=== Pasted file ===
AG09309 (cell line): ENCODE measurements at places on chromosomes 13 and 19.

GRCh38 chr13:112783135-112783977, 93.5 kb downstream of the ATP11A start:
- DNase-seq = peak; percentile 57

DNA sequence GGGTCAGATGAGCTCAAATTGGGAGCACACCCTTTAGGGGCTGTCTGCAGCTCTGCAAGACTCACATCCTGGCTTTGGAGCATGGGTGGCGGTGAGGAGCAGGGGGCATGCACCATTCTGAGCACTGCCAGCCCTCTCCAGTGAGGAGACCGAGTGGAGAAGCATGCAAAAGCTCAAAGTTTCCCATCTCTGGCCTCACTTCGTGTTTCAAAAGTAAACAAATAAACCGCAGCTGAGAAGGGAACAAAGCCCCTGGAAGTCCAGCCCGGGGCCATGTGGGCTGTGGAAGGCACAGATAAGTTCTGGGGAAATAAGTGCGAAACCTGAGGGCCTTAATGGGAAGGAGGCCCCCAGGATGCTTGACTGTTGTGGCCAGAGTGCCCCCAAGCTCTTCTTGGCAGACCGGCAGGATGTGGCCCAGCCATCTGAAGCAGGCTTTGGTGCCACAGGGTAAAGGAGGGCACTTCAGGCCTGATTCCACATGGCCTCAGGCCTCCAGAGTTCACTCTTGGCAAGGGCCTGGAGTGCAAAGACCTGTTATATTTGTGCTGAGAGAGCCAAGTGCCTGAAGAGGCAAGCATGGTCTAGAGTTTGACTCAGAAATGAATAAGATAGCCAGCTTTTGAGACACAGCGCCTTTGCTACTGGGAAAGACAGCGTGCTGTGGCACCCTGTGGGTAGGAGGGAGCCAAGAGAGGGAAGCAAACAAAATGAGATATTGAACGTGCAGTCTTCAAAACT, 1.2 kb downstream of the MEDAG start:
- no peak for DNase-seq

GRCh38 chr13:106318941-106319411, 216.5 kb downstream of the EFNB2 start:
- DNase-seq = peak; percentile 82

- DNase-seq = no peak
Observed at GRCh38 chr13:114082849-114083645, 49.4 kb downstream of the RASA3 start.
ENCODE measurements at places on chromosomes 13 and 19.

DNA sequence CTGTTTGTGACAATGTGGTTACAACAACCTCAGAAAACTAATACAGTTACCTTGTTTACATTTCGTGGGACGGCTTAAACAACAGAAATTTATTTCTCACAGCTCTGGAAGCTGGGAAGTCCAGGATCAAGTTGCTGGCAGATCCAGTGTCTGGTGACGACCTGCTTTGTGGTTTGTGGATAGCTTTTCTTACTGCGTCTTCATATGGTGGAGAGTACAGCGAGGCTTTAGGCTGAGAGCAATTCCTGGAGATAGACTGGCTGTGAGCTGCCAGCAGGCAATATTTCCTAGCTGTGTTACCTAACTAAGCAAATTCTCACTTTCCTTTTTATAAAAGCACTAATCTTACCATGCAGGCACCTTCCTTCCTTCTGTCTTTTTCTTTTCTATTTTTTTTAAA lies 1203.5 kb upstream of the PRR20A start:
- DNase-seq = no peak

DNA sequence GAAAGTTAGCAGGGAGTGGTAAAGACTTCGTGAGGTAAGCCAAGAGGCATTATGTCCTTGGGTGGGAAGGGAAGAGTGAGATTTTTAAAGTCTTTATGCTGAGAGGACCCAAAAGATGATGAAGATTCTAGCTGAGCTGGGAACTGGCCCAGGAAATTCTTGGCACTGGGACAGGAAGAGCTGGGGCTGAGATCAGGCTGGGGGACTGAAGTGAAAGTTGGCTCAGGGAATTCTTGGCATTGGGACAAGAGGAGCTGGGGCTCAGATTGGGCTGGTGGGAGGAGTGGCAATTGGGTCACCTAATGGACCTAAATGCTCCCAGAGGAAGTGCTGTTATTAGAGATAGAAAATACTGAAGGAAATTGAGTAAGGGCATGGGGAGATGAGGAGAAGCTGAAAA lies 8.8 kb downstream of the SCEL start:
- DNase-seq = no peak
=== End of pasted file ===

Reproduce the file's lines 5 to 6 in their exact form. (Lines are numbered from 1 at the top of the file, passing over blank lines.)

- no peak for DNase-seq

GRCh38 chr13:106318941-106319411, 216.5 kb downstream of the EFNB2 start: